S. SECURE - Treat your patient securely. Your confidence will place your patient at ease. Panic on your part will make the situation worse, possibly dangerous.
S. SOOTHE - As important as breathing. Gentle relaxing words. Words that don't focus on the pain or the scare. A good time to "baby."
Be a B.A.D.A.S.S. Parent
Being a B.A.D.A.S.S. parent can make the difference between life and death.
10 Main First Aid Practices
What follows are the ten primary first aid approaches when dealing with the most common injuries and accidents. Be advised howeve, these are a guide and should be followed up with even more training. Thsese ten are not in order of priority and each should be practiced to make you more confident should the need ever arise.
Consult a Doctor or Call 911
The information provided here should not be used as a substitute for certified medical advice and treatment. The B.A.D.A.S.S. principles are meant to be used only in emergency situations, after which qualified medical advice should be sought.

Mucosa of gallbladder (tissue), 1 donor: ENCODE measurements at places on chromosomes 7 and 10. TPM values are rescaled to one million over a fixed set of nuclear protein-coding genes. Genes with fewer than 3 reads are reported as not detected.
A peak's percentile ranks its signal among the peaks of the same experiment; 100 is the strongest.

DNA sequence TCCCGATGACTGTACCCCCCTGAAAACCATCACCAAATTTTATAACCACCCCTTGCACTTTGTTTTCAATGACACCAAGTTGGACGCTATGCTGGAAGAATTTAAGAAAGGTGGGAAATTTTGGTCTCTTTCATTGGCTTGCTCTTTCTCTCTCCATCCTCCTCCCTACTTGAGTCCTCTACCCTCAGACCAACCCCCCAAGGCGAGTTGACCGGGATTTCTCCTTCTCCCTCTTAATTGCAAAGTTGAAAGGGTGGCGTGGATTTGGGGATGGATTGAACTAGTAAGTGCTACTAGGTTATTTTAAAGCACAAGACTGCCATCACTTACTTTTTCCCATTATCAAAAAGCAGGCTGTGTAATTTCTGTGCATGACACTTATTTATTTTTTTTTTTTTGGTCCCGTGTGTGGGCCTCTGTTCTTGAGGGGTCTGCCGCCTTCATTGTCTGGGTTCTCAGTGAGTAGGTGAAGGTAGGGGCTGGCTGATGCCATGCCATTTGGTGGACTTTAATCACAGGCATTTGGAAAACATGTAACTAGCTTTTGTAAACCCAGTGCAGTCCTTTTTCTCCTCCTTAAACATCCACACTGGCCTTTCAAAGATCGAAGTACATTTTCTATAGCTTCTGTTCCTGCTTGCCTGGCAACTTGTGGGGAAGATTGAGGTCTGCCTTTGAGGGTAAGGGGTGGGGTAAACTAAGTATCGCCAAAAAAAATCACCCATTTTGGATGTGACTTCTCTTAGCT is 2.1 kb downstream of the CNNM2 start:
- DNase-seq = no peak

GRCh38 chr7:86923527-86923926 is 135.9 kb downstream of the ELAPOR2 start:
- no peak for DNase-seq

With seven kids, choking had happened more than once. And, If I remember correctly, the first was on a piece of bacon. After that first time of doing the Heimlich Maneuver, the second and third time wasn't so scary. Here is a great video that gives great instruction on performing the Heimlich Maneuver on a child.
Heimlich Maneuver on a child
Don't Panic. Be Calm. Breathe On.
Of the top injuries reported in home injuries among children, burns is near the top of the list. Look around your house, if you were trying to burn yourself, how many places could you do it? Obviously, the stove or oven may be your first choice, but take a look at this list and see if you can add to it. Its surprising how many burn points there are. If you can find a burn point, so can curious kids.
- heaters including space heaters
- light bulbs
- counter top food warmers
- workshop, garage
- matches (playing with)
- clothing iron
- hot water (scalds)
- fire pits
Burn First Aid